If you’ve been in my Conductor class, you’ve heard me rant about headings. I encourage the ample use of headings and bulleted lists, but here’s a little background on why and how best to use them.
1. Heading order is important.
Headings can help visitors to your site quickly scan your page to see if what they want is covered. You have very little time to persuade them to stay on your site, and headings can tell visitors whether it’s worth staying.
Headings help visitors understand your organization.
- Headings work like a map for your visitors. Visitors can quickly scan the page to find their general location, then follow the road signs to the specific information they want. They intuitively understand that larger, more prominent headings are major topics of the page; smaller, less prominent ones are the parts that go into further detail.
- If you use heading styles based on color or size or font, tossing them about in an illogical manner, your visitors (especially those using screen readers) will have difficulty following your train of thought and logic.
2. Heading styles should be used solely for headings.
I understand; I really do. Sometimes, it’s nice to highlight some text for emphasis. However, the use of heading styles for this purpose is not a good idea.
Think of it this way. Imagine you don’t see well (or at all) and use a screen reader to read a web page. You would probably scan the page by having the screen reader read out links and headings, just to get an idea of whether you wanted to spend time on that page. If the page has a section of text incorrectly identified as a heading, you’d be confused as to what the author was trying to get across and why that text was a heading. It just wouldn’t fit with the rest of the headings on the page.
3. Headings should be unique.
Headings should describe the content that follows. By repeating headings on the page, your visitor may not realize that the content following the repetition is actually important and different from the first instance. Thus, you lose a chance to have your content read.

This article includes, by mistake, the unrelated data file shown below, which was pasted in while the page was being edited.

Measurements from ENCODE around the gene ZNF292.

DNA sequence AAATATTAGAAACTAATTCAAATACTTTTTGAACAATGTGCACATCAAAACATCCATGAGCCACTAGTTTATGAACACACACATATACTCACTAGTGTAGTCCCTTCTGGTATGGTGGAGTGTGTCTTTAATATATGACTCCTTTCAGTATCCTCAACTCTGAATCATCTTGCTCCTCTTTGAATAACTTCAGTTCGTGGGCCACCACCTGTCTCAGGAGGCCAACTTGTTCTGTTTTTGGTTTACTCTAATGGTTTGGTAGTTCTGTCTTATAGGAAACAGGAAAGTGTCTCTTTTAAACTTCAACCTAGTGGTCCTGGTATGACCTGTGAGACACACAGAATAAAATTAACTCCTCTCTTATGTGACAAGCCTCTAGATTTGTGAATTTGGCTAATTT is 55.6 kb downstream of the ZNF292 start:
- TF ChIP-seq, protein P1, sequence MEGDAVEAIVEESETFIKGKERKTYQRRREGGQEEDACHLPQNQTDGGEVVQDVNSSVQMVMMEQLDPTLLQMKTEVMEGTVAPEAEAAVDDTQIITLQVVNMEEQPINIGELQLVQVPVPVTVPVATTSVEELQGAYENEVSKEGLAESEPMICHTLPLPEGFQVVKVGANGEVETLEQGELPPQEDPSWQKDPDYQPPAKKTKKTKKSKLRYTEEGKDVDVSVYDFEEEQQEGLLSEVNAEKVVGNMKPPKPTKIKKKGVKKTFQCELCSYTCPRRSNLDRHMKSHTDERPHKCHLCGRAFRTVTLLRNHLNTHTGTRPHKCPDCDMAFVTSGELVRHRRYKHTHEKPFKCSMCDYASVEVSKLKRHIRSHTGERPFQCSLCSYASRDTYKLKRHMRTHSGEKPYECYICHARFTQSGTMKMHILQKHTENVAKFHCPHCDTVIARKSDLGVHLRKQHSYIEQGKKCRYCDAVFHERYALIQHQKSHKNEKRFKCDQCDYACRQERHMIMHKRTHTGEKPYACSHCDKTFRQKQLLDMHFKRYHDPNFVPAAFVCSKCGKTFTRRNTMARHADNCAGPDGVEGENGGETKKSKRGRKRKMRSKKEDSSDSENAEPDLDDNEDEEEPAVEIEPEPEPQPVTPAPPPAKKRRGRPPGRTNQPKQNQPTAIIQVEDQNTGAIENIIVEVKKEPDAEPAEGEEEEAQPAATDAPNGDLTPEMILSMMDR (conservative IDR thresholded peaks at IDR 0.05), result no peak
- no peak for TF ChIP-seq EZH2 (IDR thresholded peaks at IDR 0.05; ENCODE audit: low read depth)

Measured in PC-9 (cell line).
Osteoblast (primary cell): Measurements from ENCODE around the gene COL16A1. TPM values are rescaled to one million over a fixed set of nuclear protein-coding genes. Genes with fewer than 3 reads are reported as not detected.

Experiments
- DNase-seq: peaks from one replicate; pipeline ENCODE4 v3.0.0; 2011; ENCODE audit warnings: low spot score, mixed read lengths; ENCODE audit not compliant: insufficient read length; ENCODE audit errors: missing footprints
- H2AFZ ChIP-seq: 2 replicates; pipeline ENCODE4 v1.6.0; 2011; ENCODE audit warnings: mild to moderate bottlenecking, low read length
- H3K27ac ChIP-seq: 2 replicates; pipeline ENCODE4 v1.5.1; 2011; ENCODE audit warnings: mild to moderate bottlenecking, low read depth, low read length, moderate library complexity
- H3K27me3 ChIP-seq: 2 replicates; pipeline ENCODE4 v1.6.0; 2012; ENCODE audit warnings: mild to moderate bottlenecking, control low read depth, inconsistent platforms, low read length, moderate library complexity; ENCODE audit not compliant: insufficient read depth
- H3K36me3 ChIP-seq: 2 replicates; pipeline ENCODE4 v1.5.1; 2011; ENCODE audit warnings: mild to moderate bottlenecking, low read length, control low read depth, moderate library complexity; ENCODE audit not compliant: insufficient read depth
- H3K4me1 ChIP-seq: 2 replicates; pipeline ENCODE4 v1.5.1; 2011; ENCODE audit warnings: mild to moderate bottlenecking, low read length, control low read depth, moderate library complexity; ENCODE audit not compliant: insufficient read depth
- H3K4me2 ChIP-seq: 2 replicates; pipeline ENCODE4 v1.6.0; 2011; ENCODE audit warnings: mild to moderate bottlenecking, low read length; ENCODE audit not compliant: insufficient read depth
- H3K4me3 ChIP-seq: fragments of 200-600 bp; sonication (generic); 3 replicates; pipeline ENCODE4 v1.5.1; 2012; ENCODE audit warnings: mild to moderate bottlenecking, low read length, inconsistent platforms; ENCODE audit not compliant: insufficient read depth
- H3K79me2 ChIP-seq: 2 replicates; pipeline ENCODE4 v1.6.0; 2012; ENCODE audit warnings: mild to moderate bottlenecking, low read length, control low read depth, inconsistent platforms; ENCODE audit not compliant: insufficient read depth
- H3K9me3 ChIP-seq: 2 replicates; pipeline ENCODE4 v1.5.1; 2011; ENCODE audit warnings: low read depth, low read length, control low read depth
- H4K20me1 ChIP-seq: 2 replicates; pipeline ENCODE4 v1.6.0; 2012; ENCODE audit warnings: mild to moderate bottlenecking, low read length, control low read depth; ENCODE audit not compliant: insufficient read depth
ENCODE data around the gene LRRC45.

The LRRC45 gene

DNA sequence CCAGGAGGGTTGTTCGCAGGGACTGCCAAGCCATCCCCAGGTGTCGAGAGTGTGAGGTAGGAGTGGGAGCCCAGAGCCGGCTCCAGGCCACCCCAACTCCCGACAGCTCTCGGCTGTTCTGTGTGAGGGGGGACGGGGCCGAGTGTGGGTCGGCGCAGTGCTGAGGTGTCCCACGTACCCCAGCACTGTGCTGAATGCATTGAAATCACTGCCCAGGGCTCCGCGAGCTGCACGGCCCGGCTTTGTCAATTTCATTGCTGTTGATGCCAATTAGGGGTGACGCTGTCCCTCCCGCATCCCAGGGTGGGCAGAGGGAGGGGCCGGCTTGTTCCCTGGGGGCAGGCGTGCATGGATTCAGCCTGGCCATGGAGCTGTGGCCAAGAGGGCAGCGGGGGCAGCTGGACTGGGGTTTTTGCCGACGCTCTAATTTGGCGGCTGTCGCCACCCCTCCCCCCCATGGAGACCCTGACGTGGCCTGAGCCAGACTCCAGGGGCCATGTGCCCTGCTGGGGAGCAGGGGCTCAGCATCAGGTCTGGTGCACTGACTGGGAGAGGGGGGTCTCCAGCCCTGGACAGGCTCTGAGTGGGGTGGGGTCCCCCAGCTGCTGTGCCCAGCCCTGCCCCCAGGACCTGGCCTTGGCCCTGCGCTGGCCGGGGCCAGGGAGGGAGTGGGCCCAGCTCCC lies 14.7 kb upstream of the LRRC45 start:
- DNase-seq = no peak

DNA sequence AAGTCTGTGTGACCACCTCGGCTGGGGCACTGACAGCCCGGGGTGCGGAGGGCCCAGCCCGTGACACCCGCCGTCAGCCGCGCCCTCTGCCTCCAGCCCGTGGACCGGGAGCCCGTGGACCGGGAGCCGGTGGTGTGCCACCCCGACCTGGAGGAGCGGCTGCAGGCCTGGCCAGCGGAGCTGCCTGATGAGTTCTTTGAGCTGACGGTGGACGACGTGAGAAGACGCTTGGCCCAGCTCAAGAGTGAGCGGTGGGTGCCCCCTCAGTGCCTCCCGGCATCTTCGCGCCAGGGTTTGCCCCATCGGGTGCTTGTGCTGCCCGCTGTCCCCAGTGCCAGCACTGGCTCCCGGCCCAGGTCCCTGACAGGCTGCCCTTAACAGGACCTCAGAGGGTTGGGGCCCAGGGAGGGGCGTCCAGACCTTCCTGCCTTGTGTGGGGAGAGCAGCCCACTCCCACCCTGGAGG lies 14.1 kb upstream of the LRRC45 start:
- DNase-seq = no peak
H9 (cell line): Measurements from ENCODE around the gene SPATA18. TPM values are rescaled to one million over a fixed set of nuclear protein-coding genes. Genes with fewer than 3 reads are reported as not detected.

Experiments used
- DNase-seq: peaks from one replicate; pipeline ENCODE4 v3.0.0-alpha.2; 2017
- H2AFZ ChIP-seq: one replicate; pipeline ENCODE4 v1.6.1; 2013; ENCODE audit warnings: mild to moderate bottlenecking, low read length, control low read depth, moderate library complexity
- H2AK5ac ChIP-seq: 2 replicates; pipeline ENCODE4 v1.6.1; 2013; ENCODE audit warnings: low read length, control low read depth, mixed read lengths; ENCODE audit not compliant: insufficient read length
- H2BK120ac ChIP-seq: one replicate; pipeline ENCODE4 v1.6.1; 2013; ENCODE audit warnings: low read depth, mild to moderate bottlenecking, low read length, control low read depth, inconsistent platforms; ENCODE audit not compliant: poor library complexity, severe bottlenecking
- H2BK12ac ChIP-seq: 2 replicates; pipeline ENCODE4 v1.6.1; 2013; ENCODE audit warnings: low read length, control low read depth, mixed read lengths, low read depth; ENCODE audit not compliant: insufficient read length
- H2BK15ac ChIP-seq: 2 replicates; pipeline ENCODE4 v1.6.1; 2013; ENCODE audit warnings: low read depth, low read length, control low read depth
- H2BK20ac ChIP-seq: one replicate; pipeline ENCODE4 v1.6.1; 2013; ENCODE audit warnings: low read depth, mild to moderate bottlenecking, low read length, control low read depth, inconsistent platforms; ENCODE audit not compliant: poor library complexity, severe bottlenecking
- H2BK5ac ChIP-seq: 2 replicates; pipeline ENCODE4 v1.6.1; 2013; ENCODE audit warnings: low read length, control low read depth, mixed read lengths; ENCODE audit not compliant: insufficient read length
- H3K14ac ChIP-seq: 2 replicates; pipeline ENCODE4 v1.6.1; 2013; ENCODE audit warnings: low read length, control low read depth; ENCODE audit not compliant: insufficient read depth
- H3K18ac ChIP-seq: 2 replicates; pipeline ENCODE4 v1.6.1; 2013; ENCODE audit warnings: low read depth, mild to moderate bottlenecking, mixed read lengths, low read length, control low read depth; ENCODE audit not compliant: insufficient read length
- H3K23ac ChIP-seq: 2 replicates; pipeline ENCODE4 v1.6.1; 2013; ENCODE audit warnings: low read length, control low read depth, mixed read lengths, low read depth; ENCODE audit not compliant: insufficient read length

4. Headings should describe the content that follows.
Since search engines and visitors to your site, alike, will be looking at headings for clues as to the content, use your headings to succinctly summarize the content to follow. Using keywords (words that relate to the content and that might be used by folks searching for said content) will help search engines direct visitors to your site. Those keywords will also help your visitors and the search engines prioritize your content. (Keep in mind, however, that keyword stuffing is never a good idea.)
5. Headings grab your visitor’s attention; subheadings can keep it.
The large headings can help your visitor find out what’s on your page. The use of subheadings can help him realize the depth of information and specifics that you’ll be providing. These subheadings can lead him to the information he is seeking—a win-win situation.
So you’re convinced that you need to address the use of headings on your site. How do you go about it? Take a look at your page and then take a look at the questions below to see how your page stacks up.
- Do your headings make sense in the order used? Think of the headings as the outline of your page. Is the usage of major points and subpoints logical? Do the headings lead a visitor through the page?
- Are you using heading styles for non-heading text? If so, reformat any text that is not intended as a heading but that uses a heading style. You can user boldface or italics, or both.
- Are your headings unique? Do they relate to the text that follows?
- Looking at the page as if you were a first-time visitor, do your headings and subheadings make you want to read the text that follows?
If you’re putting together a new page, consider writing out an outline and then turning the outline points into headings. It’s just like your teachers told you years ago: By creating that outline (headings), you have half your page written before you even start!